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Lythcott-Haims stepping down as dean of freshmen and undergraduate advising

Julie Lythcott-Haims, known affectionately to students as "Dean Julie," came to Stanford as a freshman in 1985. She is leaving her position as associate vice provost for undergraduate education and dean of freshmen and undergraduate advising in June to pursue her passion for writing as a master of fine arts student in poetry.

Dan Lythcott-Haims Julie Lythcott-Haims portrait

Julie Lythcott-Haims received the Dinkelspiel Award for contributions to undergraduate education in 2010.

Julie Lythcott-Haims, associate vice provost for undergraduate education and dean of freshmen and undergraduate advising, is leaving Stanford in June to enroll in the master of fine arts program at the California College of the Arts in San Francisco.

Lythcott-Haims, affectionately known to students as "Dean Julie," first came to Stanford as a freshman in 1985. She has worked as associate dean for student affairs in the Law School, assistant to the president and dean of freshmen and undergraduate advising in her 14 years as a university administrator. After graduating from Stanford, Lythcott-Haims earned her law degree at Harvard and practiced corporate law before returning to Stanford.

"It is virtually impossible to imagine Stanford without Julie Lythcott-Haims," said Harry Elam, the Freeman-Thornton Vice Provost for Undergraduate Education. "She has been a key presence in the lives of Stanford students as well as in the functioning of the Office of the Vice Provost for Undergraduate Education. All the students know her as Dean Julie. Through her leadership, the advising program at Stanford has significantly improved. She has built community and elevated class spirit to new heights. Her charisma, her charm and her passion for Stanford and Stanford students have touched all of us. She will be sorely missed."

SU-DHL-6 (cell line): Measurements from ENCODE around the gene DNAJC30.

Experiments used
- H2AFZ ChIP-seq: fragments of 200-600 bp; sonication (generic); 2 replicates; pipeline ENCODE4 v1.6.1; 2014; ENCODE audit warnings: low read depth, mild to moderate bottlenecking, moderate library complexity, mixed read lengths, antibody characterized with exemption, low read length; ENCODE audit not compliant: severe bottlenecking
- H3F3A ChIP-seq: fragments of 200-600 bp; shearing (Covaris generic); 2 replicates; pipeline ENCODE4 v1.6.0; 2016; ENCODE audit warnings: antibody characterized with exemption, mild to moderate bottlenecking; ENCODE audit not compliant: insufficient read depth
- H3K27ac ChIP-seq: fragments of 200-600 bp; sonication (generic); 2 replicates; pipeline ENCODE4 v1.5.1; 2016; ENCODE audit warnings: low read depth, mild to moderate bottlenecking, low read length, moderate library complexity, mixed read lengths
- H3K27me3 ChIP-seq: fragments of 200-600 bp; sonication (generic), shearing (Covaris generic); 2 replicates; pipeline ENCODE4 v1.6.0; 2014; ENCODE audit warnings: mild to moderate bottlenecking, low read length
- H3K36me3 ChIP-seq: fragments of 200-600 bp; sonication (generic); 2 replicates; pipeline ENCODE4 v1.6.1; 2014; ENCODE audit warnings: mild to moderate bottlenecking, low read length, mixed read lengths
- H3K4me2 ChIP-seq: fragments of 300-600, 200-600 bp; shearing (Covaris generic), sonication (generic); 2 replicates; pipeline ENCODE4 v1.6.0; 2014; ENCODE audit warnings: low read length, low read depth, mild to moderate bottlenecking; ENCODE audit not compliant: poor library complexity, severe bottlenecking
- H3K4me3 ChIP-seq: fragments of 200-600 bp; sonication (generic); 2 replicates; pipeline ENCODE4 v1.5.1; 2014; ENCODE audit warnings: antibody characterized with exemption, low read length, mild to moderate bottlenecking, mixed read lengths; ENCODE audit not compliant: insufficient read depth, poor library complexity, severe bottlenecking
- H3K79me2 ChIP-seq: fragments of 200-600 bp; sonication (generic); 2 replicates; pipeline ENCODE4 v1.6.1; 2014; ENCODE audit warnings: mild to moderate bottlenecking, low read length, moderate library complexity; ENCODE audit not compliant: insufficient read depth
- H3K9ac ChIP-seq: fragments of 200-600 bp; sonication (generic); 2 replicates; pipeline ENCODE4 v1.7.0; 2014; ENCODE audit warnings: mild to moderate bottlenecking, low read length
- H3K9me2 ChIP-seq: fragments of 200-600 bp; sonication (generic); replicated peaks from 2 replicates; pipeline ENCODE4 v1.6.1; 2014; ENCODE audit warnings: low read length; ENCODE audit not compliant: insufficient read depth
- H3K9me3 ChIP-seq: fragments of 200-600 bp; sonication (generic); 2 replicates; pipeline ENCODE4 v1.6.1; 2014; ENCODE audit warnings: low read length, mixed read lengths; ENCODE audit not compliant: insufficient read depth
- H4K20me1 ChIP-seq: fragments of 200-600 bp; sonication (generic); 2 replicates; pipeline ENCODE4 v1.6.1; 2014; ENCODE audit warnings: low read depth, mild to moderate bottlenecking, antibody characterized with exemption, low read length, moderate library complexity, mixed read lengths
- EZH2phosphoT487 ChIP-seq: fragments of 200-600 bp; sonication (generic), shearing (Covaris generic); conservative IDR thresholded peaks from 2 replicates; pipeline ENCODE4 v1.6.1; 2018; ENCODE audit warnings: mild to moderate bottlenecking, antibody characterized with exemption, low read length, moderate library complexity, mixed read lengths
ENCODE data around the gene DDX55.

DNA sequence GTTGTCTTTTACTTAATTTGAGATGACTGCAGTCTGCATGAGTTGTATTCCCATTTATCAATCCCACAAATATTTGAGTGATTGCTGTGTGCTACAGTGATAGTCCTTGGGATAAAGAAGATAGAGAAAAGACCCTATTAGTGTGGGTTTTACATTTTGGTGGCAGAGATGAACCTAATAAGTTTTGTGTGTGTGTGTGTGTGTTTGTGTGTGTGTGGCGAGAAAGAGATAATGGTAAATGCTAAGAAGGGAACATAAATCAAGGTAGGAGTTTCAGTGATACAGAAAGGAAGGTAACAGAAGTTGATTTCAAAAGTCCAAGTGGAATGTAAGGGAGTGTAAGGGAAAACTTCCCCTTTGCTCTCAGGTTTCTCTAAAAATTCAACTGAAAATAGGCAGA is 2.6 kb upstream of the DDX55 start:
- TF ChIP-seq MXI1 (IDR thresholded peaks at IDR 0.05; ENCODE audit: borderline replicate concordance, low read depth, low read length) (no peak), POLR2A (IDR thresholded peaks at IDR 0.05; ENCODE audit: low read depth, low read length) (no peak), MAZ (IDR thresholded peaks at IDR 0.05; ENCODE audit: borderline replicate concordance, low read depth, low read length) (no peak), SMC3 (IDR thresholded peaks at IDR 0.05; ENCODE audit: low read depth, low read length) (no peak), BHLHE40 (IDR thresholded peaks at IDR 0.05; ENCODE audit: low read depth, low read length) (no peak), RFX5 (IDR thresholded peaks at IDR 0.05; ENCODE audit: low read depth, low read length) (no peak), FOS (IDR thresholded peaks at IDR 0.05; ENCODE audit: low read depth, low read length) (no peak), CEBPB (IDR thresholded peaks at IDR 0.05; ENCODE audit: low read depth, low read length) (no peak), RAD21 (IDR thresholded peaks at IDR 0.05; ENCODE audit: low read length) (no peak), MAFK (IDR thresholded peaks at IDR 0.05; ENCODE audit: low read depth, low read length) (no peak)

Lythcott-Haims, a 2010 winner of the Dinkelspiel Award for contributions to undergraduate education, talks about her time at Stanford and her plans for the future.

 

Why are you leaving and what are your plans?

In my current role, I try to get students to open up to themselves and honor what they hear. I love this work more than any other work I've done, and yet I know it's time to take my own advice and try to become the writer I would like to be. My formal next step will be an MFA in Writing (Poetry).  My first book project will reflect on what I've learned about students and parents as a university administrator. 

 

You have had a ringside seat to the Stanford culture for nearly 30 years. How has it changed?

Every time the band plays in the fountain at Admit Weekend and I watch a new set of students and parents take it all in, I say to myself, "Folks, you're not in Cambridge, you're not in New Haven, you're not in Princeton, you're in Palo Alto, and we do things differently here."  The band was in that fountain when I arrived in 1985, and I'm glad that special blend of intellectualism and irreverence hasn't changed.

What has changed is that this great research university decided it also wanted to be great at undergraduate education by bringing our undergraduates into the center of the research mission and connecting them with faculty. Through introductory seminars, millions devoted to undergraduate research, sophomore college and the arts intensive, undergraduates have access to the very best of Stanford.  That's what my fellow alumni and I find most astonishing – that somehow Stanford is even better than when we were here.